The fog clears and here we are.
It’s the closing days of the century and we are experiencing a professional development day. We are having a practical day on creativity via an external provider with a jazzy name. Training days are strange events as you get to see people in their normal non-school clothes. You’d never pictured them in dungarees and a checked shirt, but here they are, looking like an extra from Deliverance, talking about the Millennium Bug and its potential impact on the school server. It was overhearing that conversation that led me to backing everything up on floppy disc. They weren’t going to catch me out.
Another teacher, Miriam, always wore wedding outfits. I have no explanation for that. And then there was Rod, an aging woodwork impresario with a natty line in potentially offensive T-shirts with slogans like:
- I like school. When it’s shut!!!
- There is only one ‘F’ in Ofsted
- I shout because you are STUPID!
- I put the stud into study
- My Pen Is Huge
There was another teacher, Mike, who for no reason anyone could fathom, always dressed as an American footballer complete with shoulder pads. He was a complete professional in every other way, but looked slightly out of place, especially when he put his helmet on.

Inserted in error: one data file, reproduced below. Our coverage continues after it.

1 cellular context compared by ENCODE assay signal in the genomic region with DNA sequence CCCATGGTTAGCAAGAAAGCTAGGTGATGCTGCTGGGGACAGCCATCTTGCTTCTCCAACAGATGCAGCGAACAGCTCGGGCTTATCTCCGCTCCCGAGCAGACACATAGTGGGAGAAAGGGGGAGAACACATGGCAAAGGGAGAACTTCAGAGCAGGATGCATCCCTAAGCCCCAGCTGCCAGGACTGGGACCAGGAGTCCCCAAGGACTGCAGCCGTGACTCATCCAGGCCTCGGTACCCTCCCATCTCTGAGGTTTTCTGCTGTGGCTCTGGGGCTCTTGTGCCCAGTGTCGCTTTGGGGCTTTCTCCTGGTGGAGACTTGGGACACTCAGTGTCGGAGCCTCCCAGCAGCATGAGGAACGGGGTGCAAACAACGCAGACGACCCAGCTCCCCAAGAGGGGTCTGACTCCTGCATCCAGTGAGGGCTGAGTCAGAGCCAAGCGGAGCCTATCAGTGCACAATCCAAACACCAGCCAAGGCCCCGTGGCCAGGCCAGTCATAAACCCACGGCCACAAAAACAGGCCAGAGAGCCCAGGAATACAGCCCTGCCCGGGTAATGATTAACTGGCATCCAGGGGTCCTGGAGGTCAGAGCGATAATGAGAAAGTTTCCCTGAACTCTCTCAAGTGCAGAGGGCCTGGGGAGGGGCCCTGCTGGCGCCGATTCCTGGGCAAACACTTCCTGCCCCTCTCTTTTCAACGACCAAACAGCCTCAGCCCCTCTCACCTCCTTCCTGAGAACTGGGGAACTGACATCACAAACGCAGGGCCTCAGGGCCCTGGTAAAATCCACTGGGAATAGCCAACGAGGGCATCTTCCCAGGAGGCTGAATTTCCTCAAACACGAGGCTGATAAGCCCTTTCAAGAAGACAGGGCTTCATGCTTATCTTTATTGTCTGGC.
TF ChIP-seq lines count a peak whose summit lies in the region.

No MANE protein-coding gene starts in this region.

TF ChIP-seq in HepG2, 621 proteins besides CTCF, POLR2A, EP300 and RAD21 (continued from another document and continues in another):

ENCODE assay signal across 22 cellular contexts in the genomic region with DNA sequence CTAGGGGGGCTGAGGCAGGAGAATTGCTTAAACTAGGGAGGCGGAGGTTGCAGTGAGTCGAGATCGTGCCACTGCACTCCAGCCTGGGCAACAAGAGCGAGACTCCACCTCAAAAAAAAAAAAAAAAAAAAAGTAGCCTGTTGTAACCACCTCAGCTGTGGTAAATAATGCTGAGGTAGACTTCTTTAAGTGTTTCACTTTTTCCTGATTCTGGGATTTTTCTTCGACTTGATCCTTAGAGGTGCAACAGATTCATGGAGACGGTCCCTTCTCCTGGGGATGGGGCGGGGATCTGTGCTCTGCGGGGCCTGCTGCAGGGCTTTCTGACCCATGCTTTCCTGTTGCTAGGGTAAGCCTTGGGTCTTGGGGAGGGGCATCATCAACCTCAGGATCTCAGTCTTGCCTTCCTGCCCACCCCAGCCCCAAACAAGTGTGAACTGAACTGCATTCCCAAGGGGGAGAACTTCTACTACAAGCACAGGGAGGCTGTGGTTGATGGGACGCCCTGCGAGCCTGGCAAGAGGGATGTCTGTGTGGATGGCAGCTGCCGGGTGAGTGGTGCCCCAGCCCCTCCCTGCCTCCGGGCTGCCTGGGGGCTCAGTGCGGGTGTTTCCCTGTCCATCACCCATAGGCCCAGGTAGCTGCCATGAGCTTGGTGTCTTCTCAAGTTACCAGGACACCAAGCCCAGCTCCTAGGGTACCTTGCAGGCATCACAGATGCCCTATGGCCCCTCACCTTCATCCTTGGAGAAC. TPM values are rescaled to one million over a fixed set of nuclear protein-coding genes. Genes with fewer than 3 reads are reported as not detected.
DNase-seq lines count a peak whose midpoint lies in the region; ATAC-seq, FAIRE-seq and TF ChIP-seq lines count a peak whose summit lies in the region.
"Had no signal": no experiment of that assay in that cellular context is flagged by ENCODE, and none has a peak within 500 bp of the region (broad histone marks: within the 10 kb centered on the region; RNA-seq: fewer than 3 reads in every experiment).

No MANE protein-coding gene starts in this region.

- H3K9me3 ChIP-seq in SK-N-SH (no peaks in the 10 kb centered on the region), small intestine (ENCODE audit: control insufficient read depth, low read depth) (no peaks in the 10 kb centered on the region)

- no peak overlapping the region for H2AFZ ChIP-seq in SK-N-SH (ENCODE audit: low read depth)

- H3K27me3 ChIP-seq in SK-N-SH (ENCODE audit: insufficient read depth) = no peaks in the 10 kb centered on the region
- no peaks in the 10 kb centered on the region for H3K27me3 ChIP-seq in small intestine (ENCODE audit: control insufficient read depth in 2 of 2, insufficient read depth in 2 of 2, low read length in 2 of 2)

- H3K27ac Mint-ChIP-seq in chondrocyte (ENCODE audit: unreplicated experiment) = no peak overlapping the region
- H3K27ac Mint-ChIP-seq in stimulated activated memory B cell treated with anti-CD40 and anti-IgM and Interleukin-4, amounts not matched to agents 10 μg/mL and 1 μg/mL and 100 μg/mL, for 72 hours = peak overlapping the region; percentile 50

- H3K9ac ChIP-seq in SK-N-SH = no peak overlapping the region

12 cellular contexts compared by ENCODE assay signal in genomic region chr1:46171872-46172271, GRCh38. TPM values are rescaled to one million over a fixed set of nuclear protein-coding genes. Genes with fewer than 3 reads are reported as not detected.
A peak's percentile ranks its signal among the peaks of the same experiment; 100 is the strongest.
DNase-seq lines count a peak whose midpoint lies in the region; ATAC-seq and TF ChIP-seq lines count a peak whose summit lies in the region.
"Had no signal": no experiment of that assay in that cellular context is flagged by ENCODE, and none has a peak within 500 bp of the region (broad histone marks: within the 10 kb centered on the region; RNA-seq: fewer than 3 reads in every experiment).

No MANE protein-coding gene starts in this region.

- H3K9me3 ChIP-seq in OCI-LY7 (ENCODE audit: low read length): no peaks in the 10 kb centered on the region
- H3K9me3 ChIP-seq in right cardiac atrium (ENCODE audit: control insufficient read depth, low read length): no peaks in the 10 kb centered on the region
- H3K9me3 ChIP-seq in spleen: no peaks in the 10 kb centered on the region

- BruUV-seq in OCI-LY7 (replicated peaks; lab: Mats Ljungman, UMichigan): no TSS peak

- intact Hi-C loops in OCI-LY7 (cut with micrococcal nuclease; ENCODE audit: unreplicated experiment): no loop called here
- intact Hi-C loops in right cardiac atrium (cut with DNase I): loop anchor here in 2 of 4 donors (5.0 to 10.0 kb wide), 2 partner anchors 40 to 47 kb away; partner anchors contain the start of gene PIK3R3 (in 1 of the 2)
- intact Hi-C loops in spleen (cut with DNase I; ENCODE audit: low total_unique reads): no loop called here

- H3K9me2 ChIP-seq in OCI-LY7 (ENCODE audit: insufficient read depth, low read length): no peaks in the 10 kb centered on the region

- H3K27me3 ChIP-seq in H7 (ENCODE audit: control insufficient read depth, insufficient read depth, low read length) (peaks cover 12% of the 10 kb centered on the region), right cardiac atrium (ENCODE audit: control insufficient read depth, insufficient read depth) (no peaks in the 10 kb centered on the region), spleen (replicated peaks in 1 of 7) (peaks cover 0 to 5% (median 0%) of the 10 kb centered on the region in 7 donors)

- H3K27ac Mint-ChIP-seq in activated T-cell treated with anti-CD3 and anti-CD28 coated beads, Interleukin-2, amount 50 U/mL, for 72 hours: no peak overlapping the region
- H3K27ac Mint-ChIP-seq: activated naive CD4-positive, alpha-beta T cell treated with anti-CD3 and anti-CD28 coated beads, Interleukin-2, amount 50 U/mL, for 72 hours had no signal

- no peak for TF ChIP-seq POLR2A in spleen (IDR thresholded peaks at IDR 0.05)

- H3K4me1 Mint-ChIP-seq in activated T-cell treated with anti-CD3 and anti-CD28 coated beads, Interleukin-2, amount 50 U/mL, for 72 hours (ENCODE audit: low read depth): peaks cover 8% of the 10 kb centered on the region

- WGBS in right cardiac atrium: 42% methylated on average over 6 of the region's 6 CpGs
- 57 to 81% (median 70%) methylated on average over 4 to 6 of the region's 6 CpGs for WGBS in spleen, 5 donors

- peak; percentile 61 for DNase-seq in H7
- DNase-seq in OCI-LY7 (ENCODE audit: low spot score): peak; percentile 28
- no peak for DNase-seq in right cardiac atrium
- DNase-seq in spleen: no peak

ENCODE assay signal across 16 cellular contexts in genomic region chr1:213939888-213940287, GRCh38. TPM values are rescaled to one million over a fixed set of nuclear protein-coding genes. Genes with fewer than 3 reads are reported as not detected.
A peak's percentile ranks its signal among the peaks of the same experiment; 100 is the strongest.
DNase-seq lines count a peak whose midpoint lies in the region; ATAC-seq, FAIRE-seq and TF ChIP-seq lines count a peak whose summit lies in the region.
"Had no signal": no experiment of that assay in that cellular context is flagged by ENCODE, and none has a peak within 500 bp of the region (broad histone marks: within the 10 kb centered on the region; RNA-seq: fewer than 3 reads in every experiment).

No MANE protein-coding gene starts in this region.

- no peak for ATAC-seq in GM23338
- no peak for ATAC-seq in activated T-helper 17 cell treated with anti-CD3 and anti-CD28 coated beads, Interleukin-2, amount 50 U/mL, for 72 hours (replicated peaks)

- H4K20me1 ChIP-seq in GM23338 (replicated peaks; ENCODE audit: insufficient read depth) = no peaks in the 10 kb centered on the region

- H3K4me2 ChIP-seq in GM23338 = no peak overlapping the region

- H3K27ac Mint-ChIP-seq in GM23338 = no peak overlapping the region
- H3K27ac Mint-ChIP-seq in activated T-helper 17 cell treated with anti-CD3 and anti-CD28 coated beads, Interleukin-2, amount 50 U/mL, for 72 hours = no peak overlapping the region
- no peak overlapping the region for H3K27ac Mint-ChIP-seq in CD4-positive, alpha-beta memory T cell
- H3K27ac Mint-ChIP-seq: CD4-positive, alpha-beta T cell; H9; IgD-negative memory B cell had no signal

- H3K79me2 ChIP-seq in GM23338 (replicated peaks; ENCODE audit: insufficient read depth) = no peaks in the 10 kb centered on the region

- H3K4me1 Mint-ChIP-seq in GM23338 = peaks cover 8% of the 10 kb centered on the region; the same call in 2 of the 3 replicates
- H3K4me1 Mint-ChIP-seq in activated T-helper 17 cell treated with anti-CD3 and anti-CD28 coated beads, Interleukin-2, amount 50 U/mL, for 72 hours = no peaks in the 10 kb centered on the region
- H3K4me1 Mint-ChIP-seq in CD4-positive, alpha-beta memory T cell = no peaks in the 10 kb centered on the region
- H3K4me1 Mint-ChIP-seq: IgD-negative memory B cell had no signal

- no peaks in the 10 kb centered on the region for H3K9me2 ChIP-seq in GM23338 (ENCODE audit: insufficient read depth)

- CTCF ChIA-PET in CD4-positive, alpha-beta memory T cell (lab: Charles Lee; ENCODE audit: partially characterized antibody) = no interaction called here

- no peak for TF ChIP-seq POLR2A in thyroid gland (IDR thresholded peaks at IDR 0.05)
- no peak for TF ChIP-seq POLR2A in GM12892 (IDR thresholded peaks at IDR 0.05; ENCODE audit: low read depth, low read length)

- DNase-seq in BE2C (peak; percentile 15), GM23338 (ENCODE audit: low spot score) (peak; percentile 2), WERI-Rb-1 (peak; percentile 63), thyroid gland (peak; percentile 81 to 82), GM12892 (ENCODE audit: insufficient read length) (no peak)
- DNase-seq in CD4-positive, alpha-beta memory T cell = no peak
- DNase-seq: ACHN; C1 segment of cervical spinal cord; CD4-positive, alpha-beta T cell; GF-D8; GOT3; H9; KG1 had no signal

Like I say, it’s an inset day. Anything goes.
I was looking forward to this day as I felt it would be right up my street. Sadly, by the end of the event as the visiting providers packed their first generation Berlingo van, I felt slightly bemused as to how the day had played out. This hadn’t been my sort of creativity, it had been some wacky version of creativity designed to keep children amused and busy rather than thinking and imagining. Having said that, a few clearly enjoyed it a lot. There was a lot of laughing and it’s always good to lean back and let someone else get on with it, isn’t it?
I went home and, like many an inset gone before, forgot about it and self-medicated on Asda Shiraz, contemplating a now four-day week.
By Wednesday, the dreams and reveries of the Monday inset had been forgotten, by me anyway.
As every day, in walk 11R, my form. And a right group of individuals they are too. Buzzing because they had Monday off, less buzzing because it’s now Wednesday and the week is dragging. Jade is wanting me to check through her essay on Of Mice and Men while Terrie (named after her Dad) is complaining about last night’s episode of Buffy. In walks Paul Whitefield. He’s often straggling in a few minutes after he’s supposed to, but I know where he’s been.
"Been thinking, Paul?"
I await his usual response confirming the fact he’s been wandering around school "thinking" but I don’t receive it. I look up from Jade’s essay.
"You OK, Paul?" I ask.
He nods and approaches my desk. I give him my full attention as something is clearly up.
"Sir. What happened on Monday?" he whispers.
Conspiratorially, I lean to him and reply, "We had an inset…"
Paul raises his hand and nods his head. "I know Sir. But what happened?" His eyes now burrow into my own and I feel rather on the spot!
"Well," I attempt, "we did some work around creative strategies to..."
"Sir," he interrupts, "whatever happened needs to stop."
My eyebrows rise, and so do his.
"It’s only Wednesday and I’ve already done four raps. Two of them have been in science. Frankly Mr Roberts, these are things I cannot un-see. Can you let someone know?"
He nods, and takes his place between Troy and Warren, who both greet him with hip-hop hand gestures.
And I smile while the fog descends.